The new number, for both fixed line and mobile telephones, is to begin operating early ( in 2016).

Tuesday, February 2, 2016

Puebla’s Tunnels Will Open Soon to Public

From Mexico News Daily, "Five months after the discovery of ancient tunnels beneath the city of Puebla, the centuries-old passageways are being opened as part of the Secretos de Puebla, or Secrets of Puebla, project.

Believed to be as many as 500 years old, the tunnels were originally constructed within the foundations of the city, possibly to provide underground passage between monasteries, or to function as a drainage system.

The tunnels are also rumored to have aided Mexican soldiers in their celebrated fight against French troops, which they won on May 5, 1862.

Located in Puebla’s historical center as well as on the fringe of the area known as Las Fuertes, the tunnels reach seven meters in height and 3.5 meters in width and extend for an estimated total of 10 kilometers in length.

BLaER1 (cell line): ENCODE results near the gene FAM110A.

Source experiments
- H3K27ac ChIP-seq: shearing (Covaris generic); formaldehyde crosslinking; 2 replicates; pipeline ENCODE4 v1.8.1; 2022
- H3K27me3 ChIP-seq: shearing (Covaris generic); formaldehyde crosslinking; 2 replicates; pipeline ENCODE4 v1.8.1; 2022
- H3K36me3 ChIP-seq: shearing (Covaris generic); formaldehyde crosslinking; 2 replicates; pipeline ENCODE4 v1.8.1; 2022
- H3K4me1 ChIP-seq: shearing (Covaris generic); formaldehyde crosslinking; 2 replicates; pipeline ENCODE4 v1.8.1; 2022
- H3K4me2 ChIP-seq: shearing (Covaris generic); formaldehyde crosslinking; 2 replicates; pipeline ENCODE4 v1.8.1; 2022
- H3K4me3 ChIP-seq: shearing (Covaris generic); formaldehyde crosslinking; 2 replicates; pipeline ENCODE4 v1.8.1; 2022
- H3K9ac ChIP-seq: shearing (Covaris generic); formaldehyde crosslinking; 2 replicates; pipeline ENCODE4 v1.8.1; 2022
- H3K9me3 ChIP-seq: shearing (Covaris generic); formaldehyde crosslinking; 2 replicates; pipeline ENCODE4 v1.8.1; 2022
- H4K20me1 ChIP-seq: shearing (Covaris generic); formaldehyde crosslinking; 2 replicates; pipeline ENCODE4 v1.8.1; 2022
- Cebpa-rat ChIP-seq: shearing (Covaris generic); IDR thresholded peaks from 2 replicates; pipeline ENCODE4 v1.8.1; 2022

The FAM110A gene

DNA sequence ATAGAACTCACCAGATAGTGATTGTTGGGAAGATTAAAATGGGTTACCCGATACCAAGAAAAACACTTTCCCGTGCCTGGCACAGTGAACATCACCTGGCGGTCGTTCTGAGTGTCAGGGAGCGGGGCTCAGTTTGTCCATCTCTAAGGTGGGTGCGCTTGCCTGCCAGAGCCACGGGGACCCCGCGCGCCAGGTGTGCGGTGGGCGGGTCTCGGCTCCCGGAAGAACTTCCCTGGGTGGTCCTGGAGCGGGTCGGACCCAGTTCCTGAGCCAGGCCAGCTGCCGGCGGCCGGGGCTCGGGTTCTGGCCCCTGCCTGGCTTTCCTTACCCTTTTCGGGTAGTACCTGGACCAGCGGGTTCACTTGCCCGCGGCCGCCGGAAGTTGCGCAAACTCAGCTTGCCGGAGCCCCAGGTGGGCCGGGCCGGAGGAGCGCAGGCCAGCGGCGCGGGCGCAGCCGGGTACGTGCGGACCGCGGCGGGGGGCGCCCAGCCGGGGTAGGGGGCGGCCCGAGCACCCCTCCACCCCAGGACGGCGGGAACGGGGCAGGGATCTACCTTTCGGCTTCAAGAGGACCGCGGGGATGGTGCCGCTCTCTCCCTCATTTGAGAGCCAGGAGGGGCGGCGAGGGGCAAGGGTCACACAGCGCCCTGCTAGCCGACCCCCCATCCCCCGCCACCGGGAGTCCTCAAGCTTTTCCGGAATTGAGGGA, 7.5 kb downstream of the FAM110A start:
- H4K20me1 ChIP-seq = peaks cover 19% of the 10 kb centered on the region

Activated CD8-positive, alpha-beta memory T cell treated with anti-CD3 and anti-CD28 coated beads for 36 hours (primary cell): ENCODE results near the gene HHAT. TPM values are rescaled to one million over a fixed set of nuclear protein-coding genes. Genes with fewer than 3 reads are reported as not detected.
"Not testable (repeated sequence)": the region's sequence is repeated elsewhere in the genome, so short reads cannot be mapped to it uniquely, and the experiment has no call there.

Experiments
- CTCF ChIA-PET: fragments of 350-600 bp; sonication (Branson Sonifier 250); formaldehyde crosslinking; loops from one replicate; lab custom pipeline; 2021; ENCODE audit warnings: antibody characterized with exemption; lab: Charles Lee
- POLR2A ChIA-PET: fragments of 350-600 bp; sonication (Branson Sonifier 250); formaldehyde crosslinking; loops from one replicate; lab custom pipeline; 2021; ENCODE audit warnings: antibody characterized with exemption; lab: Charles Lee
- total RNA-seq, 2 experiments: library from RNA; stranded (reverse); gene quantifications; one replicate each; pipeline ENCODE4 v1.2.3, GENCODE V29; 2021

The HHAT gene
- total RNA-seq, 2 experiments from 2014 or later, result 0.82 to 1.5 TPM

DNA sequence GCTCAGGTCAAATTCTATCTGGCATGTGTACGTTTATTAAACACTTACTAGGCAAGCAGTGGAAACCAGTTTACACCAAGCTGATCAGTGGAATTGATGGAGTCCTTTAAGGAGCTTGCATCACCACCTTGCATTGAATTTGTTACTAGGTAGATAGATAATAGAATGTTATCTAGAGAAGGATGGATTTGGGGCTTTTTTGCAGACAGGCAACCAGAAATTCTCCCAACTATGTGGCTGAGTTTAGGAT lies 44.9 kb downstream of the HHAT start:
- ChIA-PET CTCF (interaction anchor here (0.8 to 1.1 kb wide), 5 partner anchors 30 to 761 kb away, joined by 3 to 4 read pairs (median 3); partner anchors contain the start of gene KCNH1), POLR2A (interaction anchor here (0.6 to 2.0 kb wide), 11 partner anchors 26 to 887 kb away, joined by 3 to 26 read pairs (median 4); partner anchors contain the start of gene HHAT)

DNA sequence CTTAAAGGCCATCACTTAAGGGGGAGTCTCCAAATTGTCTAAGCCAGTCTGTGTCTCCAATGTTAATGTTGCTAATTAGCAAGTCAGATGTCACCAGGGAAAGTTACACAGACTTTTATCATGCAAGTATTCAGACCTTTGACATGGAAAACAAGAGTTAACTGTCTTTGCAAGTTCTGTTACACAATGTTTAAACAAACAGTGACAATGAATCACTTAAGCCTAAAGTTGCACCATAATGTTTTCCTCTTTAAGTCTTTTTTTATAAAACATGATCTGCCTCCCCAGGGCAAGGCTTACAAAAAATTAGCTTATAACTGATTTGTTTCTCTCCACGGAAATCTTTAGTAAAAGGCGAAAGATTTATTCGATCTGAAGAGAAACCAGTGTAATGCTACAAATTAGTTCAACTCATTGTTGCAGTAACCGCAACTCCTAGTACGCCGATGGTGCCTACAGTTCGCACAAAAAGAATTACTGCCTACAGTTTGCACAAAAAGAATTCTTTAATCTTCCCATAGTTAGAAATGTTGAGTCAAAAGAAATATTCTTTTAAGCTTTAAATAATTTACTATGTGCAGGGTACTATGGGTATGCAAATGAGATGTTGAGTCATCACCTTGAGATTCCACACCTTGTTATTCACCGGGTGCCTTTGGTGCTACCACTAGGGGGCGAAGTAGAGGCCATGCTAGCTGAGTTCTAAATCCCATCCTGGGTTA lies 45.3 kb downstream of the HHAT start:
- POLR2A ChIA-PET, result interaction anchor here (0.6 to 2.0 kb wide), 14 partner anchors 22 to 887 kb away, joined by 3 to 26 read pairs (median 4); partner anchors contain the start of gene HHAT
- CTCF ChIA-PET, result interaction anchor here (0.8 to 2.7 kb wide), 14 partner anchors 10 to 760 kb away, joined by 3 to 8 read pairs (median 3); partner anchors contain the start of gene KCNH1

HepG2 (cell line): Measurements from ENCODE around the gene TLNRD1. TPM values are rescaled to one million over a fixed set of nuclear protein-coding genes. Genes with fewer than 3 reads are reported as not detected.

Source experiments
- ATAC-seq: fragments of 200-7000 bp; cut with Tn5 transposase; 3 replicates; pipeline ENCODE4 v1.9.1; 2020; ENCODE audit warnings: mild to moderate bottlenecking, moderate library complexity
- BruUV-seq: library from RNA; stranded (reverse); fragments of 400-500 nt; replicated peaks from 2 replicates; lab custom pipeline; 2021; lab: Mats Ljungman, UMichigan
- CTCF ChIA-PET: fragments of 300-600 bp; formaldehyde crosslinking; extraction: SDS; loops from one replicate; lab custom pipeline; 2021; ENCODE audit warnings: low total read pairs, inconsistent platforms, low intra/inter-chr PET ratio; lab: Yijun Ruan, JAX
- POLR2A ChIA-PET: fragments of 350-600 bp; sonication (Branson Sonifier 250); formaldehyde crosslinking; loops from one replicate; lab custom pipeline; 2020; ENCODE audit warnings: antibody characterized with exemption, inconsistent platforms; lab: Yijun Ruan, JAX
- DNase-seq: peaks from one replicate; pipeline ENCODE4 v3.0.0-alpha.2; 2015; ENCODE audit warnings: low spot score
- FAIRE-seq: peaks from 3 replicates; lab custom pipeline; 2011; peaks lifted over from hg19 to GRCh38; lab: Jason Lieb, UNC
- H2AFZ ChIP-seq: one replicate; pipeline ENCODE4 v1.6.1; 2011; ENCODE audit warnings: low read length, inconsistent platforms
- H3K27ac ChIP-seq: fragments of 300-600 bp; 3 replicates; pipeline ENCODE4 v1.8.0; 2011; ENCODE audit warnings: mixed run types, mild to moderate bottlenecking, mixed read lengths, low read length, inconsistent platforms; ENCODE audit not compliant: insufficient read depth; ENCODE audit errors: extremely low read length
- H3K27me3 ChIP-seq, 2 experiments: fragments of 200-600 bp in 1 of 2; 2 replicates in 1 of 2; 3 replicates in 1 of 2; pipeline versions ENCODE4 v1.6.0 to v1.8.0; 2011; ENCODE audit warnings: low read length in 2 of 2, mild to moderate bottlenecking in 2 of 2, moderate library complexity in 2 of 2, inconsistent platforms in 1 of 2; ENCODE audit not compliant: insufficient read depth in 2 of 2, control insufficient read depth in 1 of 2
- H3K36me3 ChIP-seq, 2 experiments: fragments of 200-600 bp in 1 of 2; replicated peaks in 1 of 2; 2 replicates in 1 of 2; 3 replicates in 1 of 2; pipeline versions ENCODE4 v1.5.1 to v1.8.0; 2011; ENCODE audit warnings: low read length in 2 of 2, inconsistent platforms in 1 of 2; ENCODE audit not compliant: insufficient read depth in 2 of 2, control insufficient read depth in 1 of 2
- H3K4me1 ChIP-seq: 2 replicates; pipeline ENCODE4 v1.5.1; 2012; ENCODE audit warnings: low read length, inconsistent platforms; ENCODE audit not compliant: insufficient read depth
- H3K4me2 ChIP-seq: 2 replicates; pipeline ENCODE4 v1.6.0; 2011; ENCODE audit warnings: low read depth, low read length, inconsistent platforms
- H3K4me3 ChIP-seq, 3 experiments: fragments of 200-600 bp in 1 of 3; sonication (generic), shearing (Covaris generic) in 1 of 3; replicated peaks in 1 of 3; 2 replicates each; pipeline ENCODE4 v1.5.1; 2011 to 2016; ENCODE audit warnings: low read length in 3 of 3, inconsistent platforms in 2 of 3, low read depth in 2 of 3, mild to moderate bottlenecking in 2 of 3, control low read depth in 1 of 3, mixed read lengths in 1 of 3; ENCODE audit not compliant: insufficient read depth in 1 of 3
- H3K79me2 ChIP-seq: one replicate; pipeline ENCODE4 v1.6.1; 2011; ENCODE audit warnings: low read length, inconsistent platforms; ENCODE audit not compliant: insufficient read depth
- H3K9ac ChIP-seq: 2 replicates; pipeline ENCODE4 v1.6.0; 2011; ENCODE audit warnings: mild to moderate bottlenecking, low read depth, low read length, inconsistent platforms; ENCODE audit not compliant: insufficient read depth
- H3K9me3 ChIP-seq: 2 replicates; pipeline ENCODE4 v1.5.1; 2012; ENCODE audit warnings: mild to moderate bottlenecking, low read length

The president of the State School of Civil Engineers, Ricardo Olea Ayala, believes that the tunnels were used as secret passageways between a network of monasteries, including Santo Domingo, San Agustín, La Merced and San Javier.

Sergio Vergara Bermejo, manager of the Historical and Heritage Center of Puebla, remarked that the discovery of Puebla’s tunnel network was the confirmation of a popular urban legend. He said, “We talked of the tunnels of Puebla, but nobody had seen them.”

Specialists from the National Institute of Anthropology and History will assist in the recovery of the remaining tunnels, but on February 17 the first recovered sections will be opened to the public. Secretos de Puebla will introduce about 2.5 kilometers of uncovered tunnels in addition to its other catalogued historical sites, including the Puente Bubos.